Endoscopic treatment of recurrent tracheo-oesophageal fistulae: long-term results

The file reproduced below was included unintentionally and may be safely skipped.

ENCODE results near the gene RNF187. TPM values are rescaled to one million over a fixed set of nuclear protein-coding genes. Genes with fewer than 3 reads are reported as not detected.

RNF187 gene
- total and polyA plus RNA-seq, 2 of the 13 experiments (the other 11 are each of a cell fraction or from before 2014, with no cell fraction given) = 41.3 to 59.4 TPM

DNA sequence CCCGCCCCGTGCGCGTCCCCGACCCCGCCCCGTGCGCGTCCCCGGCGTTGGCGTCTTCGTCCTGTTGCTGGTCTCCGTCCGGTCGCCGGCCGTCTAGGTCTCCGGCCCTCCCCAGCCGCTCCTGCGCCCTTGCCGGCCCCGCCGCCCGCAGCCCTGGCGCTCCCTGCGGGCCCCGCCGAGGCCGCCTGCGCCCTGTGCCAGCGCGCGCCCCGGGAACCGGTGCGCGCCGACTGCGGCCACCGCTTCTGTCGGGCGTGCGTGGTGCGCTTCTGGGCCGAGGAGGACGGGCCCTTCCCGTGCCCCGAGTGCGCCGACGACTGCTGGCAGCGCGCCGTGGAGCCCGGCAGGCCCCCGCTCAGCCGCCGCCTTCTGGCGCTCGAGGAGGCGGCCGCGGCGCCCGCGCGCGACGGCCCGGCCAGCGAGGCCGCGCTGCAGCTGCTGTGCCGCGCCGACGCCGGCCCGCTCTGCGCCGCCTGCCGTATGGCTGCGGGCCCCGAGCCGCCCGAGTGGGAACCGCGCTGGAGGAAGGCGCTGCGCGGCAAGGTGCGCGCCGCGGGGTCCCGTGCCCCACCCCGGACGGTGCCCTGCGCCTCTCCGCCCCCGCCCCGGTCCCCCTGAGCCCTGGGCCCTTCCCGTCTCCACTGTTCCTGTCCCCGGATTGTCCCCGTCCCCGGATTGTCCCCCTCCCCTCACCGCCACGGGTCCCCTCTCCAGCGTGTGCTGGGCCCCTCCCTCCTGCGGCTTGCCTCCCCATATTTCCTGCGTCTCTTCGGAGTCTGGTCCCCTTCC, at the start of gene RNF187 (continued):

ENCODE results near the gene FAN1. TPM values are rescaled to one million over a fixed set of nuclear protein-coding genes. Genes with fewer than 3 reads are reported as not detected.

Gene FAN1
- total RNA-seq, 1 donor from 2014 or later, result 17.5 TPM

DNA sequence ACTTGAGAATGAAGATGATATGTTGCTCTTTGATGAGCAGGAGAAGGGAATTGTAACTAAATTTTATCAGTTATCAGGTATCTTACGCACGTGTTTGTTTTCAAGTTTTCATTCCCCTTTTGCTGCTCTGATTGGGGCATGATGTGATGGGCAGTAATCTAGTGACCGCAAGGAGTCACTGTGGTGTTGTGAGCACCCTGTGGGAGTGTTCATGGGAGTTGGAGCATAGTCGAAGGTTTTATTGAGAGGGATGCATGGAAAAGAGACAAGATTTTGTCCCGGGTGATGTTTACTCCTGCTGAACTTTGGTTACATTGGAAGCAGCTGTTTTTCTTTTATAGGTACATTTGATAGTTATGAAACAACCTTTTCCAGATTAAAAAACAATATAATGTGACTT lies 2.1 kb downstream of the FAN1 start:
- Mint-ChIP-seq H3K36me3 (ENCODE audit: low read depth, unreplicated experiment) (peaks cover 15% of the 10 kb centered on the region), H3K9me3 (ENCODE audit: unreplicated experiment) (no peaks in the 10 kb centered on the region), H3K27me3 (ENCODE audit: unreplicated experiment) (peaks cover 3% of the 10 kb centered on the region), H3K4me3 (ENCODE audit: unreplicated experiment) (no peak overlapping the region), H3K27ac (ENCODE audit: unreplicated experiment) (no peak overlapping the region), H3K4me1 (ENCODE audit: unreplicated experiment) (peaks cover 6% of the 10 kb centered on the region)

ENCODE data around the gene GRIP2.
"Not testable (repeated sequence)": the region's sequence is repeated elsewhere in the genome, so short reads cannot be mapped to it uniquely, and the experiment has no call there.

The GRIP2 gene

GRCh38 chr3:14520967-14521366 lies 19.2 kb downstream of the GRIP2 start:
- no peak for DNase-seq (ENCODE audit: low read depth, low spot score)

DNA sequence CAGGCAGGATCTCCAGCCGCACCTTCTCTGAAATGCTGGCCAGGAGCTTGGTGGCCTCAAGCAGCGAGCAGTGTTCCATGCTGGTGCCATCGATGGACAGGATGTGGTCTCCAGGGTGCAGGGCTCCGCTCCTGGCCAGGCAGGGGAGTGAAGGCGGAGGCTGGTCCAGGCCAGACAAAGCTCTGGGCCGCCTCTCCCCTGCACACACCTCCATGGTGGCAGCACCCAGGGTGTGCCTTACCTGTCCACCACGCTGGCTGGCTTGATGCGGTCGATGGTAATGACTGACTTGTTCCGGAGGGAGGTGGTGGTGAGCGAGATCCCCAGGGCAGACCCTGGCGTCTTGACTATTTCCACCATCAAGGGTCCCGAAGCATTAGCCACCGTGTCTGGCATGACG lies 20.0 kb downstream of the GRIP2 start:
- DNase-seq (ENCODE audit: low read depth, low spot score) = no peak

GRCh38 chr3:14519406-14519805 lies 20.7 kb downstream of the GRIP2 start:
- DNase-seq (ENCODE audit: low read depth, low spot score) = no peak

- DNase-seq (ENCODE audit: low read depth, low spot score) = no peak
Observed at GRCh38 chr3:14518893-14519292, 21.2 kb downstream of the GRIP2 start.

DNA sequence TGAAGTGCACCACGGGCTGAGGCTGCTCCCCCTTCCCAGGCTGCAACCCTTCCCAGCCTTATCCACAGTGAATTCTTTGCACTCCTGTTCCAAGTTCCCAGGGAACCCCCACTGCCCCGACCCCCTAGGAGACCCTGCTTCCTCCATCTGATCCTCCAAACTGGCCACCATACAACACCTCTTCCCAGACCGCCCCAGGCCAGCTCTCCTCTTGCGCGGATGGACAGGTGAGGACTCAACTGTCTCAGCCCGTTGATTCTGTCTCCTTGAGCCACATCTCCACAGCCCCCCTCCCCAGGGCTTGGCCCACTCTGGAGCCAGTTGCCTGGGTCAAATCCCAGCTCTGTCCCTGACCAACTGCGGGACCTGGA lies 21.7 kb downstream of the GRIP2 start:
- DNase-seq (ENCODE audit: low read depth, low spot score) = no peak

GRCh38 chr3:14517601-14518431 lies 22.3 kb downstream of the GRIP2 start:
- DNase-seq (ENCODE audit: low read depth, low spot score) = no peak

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Recurrent tracheo-oesophageal fistula (RTOF) occurs in 5%–15% of patients following oesophageal atresia repair. Re-thoracotomy is technically challenging and associated with significant morbidity, including a re-fistulation rate of 10%–22%. Endoscopic occlusion of the RTOF with tissue adhesives (fibrin glue, Histoacryl) is reported to be safe and highly effective. However, long-term results of such therapy are absent from the literature. A postal survey of 13 institutions reporting the use of such treatment regimes for RTOF in the literature between 1974 and 1995 was performed, and data collected concerning the long-term outcomes of their reported patients. Eleven institutions responded to the request for data, providing 22 patients (age range 1 month to 12 years) for review. All had undergone initially successful RTOF closure by endoscopic methods and had been followed up for a median of 107 months (range 3–264 months). There was no morbidity or mortality directly related to the procedure. Overall, only 55% of these endoscopically treated fistulas remained closed long-term. Fistula recurrence invariably occurred within 12 months of successful therapy (median 46 days, range 9–335). Most patients required multiple endoscopic procedures to achieve successful RTOF closure (median 2.0, range 1–4 attempts), although significantly fewer attempts were required with fibrin glue therapy. Surgical re-exploration remains the treatment of choice in the fit child. Endoscopic therapy offers a safe and elegant alternative to high-risk surgery in the sick child, although repeated treatments may be required for successful RTOF closure.
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